All work and no play makes Rory O’Hara a dull boy — which is to say, one can scarcely overlook the connections between Sean Durkin’s subtly unsettling second feature, “The Nest,” and Stanley Kubrick’s “The Shining,” even if this is by far the more tedious of the two movies. While the obsessive dad Jude Law plays here doesn’t fly off the handle quite so spectacularly as Jack Nicholson did, the horror hits closer to home, since what’s haunting the O’Haras isn’t supernatural. Rather, this family’s unraveling, which likewise follows a big move to a spooky new abode, has more to do with all the baggage they’ve brought with them.
Nine years after “Martha Marcy May Marlene,” an unnerving art-house chiller that’s since achieved cult status among cinephiles, Durkin returns to the Sundance Film Festival with a movie that’s considerably more challenging, and arguably more accomplished as well — although paying audiences aren’t likely to appreciate the crystalline intricacy of what he’s trying to achieve here. That’s because “The Nest” is not a traditional genre movie after all, although it may feel like one going in. Those seeking boogie-boogie scares would do well to adjust their expectations. Commercial prospects are iffier than shares in a Norwegian fish farm during a recession, which is a shame, since the meticulously mounted film won’t translate well to the small screen, and feels like a no-go for streaming.
The real point of comparison between “The Nest” and a movie like “The Shining” lies in the psychological toll that a selfish father can have on his family. In a sense, it has more in common with “Marriage Story” or “The Souvenir” — films about destructive male ego told, at least in part, from a female point of view. Rory may be the first character we meet, but the movie ultimately favors Allison (Carrie Coon), the screw-turning wife seemingly conjured from one of those ghostly classics where sinister things happen when a family relocates to freaky new digs.
One day, after at least a decade spent living in the States, English-born Rory announces that he plans to uproot Allison and their two kids, son Ben (Charlie Shotwell) and stepdaughter Sam (Oona Roche), in order to pursue “an opportunity” back in London. Although she sincerely loves her husband, Allison is justified when she tells her mother, “Something doesn’t feel right.”
“It’s not your job to worry,” Mom tells her. “Leave that to your husband.” It’s a telling line, and one that reflects widespread attitudes of the period in which “The Nest” is set. Durkin, who spent time in both England and the U.S. as a child, sets the film in the mid-1980s, when women were expected to “honor” their husbands, and divorce wasn’t nearly so common.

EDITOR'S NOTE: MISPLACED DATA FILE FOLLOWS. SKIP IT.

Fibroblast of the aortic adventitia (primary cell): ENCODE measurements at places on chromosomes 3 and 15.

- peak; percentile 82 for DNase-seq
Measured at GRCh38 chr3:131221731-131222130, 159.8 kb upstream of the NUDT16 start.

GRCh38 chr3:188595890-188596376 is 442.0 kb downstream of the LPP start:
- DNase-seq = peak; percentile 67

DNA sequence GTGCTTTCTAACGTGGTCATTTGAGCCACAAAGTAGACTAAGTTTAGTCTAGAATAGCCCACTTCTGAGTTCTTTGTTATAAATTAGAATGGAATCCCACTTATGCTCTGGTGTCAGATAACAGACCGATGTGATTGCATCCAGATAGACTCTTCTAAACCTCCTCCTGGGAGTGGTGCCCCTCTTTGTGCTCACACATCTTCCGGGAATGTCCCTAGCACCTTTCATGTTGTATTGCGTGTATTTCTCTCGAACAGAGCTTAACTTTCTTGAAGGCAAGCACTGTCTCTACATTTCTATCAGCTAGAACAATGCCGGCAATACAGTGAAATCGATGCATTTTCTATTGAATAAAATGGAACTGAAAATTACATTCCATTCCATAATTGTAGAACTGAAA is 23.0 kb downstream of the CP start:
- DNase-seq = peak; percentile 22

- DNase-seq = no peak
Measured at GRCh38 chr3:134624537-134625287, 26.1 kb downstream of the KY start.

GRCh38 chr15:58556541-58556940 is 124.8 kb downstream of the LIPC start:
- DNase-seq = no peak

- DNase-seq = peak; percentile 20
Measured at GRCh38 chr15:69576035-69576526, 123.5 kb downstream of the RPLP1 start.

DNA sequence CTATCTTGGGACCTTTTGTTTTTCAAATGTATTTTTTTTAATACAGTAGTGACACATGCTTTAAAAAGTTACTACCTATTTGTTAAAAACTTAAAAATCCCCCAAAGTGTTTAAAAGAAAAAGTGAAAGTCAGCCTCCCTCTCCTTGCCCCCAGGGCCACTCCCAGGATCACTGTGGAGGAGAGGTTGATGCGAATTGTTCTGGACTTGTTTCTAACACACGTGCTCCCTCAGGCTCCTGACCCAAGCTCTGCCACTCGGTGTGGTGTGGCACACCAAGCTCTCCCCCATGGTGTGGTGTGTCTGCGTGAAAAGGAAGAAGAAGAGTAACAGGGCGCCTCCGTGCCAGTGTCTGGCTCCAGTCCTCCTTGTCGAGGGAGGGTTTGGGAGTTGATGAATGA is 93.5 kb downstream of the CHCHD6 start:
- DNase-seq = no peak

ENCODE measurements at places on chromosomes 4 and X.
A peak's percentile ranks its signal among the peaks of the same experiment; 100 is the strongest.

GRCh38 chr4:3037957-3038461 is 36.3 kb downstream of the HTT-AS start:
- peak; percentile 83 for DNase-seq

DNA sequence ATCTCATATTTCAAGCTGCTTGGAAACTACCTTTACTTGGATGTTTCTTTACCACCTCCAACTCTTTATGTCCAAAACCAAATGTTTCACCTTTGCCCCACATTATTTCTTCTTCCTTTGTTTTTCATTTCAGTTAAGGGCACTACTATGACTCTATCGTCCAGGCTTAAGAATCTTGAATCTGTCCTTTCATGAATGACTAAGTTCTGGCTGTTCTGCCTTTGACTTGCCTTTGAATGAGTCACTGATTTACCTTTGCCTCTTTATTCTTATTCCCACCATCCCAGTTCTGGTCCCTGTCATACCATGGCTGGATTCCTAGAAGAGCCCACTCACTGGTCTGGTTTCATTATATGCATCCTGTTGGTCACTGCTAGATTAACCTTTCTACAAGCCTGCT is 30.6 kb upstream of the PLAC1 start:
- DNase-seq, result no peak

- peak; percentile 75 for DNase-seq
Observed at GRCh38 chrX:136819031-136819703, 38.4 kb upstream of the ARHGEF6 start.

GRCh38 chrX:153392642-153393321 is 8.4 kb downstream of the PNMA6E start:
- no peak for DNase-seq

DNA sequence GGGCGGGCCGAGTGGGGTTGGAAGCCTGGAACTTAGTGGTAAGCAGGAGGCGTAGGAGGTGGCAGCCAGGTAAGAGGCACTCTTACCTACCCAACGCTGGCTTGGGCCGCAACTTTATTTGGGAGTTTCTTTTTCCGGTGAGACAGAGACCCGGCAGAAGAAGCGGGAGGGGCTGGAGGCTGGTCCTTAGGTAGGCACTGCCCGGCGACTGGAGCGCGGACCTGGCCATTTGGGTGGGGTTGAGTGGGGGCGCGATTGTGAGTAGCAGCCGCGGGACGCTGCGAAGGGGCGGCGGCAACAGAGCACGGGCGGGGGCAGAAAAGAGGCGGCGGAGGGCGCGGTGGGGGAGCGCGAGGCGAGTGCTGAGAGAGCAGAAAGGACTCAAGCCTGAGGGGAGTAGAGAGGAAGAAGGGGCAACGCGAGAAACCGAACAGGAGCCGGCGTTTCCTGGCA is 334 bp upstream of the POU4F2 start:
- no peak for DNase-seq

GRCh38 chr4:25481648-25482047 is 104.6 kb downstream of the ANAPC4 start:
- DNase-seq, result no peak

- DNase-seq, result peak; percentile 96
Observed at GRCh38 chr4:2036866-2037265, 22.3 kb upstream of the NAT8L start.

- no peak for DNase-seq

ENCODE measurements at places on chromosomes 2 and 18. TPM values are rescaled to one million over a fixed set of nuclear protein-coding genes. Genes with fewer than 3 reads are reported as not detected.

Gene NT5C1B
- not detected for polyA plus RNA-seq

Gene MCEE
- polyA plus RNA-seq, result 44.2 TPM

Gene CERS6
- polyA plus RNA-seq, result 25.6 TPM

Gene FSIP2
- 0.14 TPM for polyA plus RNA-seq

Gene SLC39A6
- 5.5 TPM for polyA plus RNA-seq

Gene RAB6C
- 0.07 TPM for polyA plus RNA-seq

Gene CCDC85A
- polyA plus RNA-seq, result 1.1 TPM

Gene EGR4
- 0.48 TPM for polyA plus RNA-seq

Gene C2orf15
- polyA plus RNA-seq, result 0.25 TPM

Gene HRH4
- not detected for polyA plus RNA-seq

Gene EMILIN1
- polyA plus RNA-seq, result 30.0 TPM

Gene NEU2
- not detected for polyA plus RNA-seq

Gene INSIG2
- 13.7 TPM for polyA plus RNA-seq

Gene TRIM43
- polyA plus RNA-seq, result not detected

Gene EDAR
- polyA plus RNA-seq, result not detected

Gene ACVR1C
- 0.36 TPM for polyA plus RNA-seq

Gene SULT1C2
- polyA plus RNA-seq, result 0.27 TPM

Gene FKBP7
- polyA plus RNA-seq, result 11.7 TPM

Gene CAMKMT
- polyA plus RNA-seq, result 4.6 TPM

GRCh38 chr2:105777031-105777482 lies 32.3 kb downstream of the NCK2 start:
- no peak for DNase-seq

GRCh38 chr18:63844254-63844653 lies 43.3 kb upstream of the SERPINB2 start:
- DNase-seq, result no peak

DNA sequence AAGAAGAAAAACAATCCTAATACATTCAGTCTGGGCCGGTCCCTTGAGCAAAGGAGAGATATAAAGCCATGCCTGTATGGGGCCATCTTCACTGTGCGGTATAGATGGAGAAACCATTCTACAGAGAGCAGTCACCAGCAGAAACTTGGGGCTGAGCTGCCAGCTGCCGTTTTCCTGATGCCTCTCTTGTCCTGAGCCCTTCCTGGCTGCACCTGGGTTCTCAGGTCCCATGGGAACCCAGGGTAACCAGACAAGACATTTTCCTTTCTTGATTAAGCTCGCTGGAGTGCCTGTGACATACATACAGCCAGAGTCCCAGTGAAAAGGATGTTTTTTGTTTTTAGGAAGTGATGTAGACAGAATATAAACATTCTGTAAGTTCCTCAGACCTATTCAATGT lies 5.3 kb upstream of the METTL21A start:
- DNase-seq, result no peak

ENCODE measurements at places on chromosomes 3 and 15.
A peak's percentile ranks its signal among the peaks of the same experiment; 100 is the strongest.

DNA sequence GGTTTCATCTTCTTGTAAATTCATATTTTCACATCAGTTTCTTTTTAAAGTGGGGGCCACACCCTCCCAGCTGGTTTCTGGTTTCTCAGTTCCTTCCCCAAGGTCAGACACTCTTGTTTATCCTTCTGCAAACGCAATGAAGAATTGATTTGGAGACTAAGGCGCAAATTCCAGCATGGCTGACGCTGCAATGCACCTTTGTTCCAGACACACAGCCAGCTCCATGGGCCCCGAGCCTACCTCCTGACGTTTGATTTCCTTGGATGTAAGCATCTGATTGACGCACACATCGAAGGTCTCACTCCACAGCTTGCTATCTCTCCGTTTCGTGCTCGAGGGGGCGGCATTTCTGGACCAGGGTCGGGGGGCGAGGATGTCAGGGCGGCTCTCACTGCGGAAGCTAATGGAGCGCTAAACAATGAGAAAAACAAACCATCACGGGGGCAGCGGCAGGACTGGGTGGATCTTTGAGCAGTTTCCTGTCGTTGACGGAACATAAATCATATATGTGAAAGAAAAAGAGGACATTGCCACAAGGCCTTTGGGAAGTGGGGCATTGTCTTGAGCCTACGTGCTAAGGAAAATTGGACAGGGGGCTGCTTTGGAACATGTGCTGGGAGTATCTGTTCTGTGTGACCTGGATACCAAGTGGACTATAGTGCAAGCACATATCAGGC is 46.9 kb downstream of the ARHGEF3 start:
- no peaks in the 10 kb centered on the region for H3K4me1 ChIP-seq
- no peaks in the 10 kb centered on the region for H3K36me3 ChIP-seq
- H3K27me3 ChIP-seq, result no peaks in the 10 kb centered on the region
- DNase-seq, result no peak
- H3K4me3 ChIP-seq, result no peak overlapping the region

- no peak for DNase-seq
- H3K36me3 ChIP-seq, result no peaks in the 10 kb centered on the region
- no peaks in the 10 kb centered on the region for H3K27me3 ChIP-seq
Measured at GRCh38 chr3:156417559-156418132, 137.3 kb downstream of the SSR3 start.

The movie opens with a long shot of a spacious suburban home, with two cars parked in its driveway. The O’Haras are living the dream, the American dream, which Durkin indicates via clues that audiences aren’t necessarily attuned to interpreting. It doesn’t help that perks that seemed like luxuries 35 years ago are now taken for granted. Back then, how many homes had automated espresso machines in their kitchens? (Ours didn’t even have a VCR.) Rory has achieved a level of economic and emotional success that allows the O’Haras to live more comfortably than the vast majority of Americans. But it’s not enough, not for Rory.
He’s found a posh mansion in Surrey, England, which he rents for more than he can afford. Allison’s concern heightens when she sees the place, whereas the kids (oblivious to the family’s finances) are intimidated by the house itself, which could be haunted. The suggestion is a red herring, mind you, although a handful of scenes involving Allison’s horse may leave permanent scars upon your psyche.
Rory works in finance. Complex calculations of risk and reward are his specialty. But in this case, he’s gambling on his family’s comfort and happiness. “I had a sh—y childhood, and I deserve this!” he bellows late in the film. That line, plus a visit to his mother, whom he hasn’t seen in years, reveal an awful lot about his motivations. Rory wants his mom to see his new home, to meet the “beautiful blond American gal” he married, and to show his son the affection that Rory was denied. (He conveniently neglects to mention Sam, who isn’t his biological daughter, and whom he sends to a so-so high school, while paying for Ben to attend the best private academy around.)
When she married Rory, Allison never imagined that her own identity would be so eclipsed by what pop philosopher Alain de Botton dubbed “status anxiety.” His is a seemingly incurable case: The harder Rory tries to prove himself to others, the more dangerous he becomes to his own family. (There’s a reason Allison hides her money from her husband.) Tapping into the dark side of his own allure, Law’s great in the role, although the scenes Durkin uses to dramatize Rory’s downward spiral will drive most folks to boredom. Coon tends to be more captivating: She starts out an unequal partner, but slowly assumes more power as her husband loses control of a situation he created.
Collaborating with Hungarian cinematographer Mátyás Erdély (“Miss Bala,” “Son of Saul”), Durkin maintains a chilly distance from his characters for much of the film. There are exceptions, including a more tightly framed sex scene designed to suggest the connection that, we hope, will carry the couple through the challenges ahead. But most of the time, “The Nest” feels clinical, requiring audiences to put in a level of detective work that even the O’Haras haven’t committed to their own cause.
Movies almost never deal with the intricacies of marriage: finances, schooling, finding the right work-life balance. By contrast, “The Nest” burrows into the minutiae, and the rewards of going along with the O’Haras are worth it, at least for those willing to risk the frustration of a movie that plays by its own rules and doesn’t necessarily believe in happy endings.